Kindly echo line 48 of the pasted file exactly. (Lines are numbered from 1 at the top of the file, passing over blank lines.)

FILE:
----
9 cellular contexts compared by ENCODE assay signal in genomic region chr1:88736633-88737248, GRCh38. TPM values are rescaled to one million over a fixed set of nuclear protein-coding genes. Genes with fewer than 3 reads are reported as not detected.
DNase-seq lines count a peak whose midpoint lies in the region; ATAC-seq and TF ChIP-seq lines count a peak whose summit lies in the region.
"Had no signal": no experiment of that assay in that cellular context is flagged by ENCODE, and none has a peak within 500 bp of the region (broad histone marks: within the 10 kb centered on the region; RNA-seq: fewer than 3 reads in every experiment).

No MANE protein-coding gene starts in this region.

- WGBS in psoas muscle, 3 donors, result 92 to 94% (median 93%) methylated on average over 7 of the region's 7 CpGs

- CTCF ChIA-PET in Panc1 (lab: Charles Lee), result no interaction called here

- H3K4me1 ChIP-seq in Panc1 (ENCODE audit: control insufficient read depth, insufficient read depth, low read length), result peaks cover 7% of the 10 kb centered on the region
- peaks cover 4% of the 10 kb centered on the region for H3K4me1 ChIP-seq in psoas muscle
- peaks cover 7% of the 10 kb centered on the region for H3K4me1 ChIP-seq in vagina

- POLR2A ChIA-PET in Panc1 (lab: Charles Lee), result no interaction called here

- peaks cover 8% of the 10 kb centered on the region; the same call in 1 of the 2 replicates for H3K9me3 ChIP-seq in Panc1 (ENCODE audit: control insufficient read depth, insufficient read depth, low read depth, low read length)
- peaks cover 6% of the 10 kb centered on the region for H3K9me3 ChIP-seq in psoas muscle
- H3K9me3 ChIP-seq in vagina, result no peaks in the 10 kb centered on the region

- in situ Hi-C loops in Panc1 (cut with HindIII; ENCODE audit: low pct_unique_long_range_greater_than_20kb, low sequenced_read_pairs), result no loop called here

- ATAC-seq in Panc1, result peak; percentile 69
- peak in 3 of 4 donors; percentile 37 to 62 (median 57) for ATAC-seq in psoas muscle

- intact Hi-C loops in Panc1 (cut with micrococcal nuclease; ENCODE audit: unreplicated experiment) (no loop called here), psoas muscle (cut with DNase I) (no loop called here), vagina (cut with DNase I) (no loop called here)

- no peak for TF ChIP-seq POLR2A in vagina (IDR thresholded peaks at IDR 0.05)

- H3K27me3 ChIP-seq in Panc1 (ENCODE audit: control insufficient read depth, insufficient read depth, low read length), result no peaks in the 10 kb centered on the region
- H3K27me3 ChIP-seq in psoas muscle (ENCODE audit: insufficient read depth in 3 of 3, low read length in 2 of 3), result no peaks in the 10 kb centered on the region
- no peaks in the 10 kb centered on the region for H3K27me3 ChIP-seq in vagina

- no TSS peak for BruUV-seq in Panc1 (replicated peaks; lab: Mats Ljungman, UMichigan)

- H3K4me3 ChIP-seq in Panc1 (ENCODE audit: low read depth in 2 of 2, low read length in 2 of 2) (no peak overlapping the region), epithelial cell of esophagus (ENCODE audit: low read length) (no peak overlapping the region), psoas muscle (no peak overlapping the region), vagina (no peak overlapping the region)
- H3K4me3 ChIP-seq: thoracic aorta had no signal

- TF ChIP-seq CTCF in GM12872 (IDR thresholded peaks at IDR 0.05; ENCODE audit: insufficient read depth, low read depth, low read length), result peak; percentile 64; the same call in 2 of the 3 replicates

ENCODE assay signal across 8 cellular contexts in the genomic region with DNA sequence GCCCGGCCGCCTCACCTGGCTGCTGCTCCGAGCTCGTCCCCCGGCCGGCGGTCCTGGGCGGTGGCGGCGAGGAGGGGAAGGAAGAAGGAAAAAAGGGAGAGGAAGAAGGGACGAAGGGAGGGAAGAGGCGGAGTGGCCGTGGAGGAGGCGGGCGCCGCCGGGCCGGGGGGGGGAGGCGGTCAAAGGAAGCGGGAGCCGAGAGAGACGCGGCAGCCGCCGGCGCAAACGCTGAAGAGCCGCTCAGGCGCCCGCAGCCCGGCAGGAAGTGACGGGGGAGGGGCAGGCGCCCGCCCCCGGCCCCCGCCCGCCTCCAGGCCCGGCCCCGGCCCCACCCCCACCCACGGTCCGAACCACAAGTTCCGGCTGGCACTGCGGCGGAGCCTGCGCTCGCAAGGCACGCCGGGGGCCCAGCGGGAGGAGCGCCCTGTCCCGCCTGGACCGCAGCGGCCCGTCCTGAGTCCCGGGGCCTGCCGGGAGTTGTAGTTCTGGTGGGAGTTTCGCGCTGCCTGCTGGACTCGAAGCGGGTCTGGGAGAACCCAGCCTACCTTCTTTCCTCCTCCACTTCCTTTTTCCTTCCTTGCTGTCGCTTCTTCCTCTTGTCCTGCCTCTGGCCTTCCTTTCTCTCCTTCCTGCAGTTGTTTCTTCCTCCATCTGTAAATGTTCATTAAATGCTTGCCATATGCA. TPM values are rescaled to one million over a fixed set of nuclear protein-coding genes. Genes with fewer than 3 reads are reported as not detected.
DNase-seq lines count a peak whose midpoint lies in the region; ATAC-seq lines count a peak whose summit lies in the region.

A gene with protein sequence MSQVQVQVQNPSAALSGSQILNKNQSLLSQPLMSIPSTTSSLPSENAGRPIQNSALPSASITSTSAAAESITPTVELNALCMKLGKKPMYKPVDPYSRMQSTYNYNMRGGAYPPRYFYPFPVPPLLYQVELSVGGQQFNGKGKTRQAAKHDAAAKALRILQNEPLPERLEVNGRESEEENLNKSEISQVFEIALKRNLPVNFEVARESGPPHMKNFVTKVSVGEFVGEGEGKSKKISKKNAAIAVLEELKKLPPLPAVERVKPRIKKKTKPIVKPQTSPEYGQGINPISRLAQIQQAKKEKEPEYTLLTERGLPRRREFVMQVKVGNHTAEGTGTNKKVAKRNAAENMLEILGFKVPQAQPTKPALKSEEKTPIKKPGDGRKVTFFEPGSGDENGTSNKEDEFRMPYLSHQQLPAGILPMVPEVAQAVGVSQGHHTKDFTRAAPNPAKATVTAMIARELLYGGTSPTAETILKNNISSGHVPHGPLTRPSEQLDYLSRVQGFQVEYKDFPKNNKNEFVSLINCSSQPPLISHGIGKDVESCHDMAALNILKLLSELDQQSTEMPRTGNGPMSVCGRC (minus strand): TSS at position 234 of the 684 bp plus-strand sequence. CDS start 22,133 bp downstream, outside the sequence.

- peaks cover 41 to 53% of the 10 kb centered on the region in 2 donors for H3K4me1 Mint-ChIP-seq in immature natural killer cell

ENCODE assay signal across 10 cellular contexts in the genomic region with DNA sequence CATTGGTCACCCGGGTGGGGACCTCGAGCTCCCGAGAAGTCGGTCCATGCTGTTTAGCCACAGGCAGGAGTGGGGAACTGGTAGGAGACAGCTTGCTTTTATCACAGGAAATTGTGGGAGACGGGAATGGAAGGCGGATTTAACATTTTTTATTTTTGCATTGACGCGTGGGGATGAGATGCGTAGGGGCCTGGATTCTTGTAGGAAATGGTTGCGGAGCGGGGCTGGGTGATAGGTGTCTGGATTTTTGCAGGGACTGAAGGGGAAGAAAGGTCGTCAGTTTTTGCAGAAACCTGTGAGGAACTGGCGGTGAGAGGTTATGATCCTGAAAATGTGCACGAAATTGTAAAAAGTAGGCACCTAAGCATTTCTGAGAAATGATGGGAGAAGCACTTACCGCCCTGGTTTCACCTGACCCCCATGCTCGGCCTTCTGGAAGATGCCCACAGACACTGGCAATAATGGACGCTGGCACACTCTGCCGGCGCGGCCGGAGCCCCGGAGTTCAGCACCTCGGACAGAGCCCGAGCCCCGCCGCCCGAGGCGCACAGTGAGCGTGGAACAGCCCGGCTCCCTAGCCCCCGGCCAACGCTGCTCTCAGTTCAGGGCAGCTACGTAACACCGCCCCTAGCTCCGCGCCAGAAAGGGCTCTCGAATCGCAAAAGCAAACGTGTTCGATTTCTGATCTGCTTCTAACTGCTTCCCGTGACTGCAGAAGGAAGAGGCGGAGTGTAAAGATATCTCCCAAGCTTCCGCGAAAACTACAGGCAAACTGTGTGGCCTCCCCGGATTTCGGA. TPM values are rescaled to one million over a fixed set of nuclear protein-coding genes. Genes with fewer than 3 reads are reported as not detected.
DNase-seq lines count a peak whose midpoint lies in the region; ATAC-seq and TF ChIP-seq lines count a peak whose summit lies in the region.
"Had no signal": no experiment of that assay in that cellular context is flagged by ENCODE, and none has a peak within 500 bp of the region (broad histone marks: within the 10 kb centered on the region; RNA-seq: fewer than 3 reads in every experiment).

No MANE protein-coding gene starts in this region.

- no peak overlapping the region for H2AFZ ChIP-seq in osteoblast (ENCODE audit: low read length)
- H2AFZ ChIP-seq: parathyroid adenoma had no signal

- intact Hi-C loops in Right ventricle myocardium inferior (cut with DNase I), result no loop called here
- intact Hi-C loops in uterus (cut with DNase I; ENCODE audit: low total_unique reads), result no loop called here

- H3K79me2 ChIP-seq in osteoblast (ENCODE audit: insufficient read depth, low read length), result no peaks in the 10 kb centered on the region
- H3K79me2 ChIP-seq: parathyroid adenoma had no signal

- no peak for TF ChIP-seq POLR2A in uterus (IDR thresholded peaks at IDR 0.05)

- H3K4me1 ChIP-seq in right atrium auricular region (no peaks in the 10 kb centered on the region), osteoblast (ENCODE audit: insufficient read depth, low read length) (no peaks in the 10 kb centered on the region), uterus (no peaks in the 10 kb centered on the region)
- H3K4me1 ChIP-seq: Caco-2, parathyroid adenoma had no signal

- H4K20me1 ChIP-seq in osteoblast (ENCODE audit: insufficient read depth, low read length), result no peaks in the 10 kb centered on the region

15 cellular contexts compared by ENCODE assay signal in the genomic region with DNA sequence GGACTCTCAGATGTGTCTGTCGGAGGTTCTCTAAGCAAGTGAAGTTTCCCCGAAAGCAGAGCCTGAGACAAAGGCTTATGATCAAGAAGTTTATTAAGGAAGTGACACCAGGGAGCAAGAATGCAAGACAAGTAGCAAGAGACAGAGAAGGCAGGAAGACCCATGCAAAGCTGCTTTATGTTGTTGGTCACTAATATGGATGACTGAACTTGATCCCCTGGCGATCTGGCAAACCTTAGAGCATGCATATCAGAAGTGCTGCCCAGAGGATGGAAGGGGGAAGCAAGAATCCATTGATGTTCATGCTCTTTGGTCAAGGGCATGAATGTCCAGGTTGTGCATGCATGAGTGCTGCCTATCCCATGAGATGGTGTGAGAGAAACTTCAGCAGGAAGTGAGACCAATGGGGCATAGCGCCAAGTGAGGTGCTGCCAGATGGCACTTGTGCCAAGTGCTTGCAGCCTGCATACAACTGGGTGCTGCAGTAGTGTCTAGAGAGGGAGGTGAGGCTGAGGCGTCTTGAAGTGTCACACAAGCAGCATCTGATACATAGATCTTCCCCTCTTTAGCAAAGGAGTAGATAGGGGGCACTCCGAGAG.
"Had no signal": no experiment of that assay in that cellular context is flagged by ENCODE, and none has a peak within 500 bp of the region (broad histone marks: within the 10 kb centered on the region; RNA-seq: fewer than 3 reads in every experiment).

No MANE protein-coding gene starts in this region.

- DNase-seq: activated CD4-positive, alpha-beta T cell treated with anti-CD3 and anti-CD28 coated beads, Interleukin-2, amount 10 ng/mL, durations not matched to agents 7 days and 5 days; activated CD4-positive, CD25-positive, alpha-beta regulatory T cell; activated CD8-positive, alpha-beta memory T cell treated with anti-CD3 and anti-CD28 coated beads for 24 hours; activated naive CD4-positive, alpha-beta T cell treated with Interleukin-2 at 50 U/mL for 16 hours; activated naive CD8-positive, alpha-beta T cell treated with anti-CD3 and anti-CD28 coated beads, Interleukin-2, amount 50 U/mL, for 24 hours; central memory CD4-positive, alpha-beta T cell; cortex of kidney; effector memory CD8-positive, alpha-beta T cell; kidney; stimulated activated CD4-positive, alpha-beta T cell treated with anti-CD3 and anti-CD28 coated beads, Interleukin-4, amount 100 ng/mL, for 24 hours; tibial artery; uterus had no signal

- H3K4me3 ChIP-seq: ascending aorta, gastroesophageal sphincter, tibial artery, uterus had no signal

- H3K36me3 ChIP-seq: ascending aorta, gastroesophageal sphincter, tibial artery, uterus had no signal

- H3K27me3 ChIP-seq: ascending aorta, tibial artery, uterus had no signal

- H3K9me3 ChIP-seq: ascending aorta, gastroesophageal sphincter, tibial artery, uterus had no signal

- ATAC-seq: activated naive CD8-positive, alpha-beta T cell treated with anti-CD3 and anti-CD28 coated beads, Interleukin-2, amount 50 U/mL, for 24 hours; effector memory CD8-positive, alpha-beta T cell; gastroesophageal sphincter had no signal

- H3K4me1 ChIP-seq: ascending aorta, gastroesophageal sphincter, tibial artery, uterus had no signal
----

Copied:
- H3K4me3 ChIP-seq: ascending aorta, gastroesophageal sphincter, tibial artery, uterus had no signal